This isn't a money grab from Kluwe. He said he will donate every dime he may be awarded from the Vikings. It also isn't a ploy to get back in the NFL. Between the Deadspin piece that started all of this in January and the pending lawsuit, Kluwe knows he's done in the league.

And as the Vikings tried to deflect Kluwe's barbs by leaking word that he had taken part in some ribbing of a Penn State alum on the Vikings' staff (making fun of the Jerry Sandusky scandal), Kluwe went back on the offensive. He said (correctly) that his behavior, while not necessarily right, doesn't justify anything Priefer is alleged to have said in team settings. Priefer is a leader and held to a higher standard, Kluwe says, and he's right.

Just ask the Miami Dolphins, who fired offensive line coach Jim Turner last year after he was found to be taking part in the bullying of lineman Jonathan Martin.
"The language and behavior as described in the Ted Wells report are against the core values of our organization," Dolphins owner Stephen Ross said in a statement. "After receiving the report, I conducted my own internal review of the facts to determine the appropriate steps for our organization. Jim Turner and Kevin O'Neill are good people who care a great deal about their profession and the players whom they serve, but both exhibited poor judgment at times which led me to this conclusion.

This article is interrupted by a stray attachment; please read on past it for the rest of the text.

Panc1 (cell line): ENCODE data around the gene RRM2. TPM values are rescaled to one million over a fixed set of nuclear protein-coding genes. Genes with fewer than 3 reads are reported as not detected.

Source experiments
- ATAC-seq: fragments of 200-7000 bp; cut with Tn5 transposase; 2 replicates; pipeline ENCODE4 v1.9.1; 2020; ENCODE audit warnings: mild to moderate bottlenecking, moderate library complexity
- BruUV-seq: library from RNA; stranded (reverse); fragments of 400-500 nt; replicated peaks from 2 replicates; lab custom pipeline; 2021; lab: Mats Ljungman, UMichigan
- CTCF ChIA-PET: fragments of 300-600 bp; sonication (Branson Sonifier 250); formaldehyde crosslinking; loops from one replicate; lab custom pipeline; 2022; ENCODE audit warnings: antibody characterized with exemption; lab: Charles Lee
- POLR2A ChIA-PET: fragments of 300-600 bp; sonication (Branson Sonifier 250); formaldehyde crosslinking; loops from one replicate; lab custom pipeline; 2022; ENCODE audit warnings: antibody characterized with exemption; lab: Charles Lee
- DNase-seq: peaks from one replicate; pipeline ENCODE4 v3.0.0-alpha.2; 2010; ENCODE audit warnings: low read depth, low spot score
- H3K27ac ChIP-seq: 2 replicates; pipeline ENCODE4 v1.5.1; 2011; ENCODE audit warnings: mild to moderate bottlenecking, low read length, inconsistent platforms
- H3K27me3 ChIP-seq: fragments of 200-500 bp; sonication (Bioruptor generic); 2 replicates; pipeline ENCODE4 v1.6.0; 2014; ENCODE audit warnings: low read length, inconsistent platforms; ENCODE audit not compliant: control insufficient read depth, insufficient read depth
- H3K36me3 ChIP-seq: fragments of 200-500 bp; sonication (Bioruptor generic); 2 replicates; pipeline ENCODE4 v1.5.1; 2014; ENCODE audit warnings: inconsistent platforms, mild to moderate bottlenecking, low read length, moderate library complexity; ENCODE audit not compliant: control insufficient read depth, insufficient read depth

"As owner, I know firsthand of the high-character and dedicated professionals in our building. I believe in our team and know the hard work and sacrifices they make every day on the field and in the community. However, this is an opportunity and a teaching moment not only for the coaches, staff and players in our locker room, but also for participants throughout sports."
I don't know if Priefer should have been fired, but the results of this Vikings investigation -- even our limited knowledge from that report -- make it clear that locker-room behavior continues to be a problem for the NFL.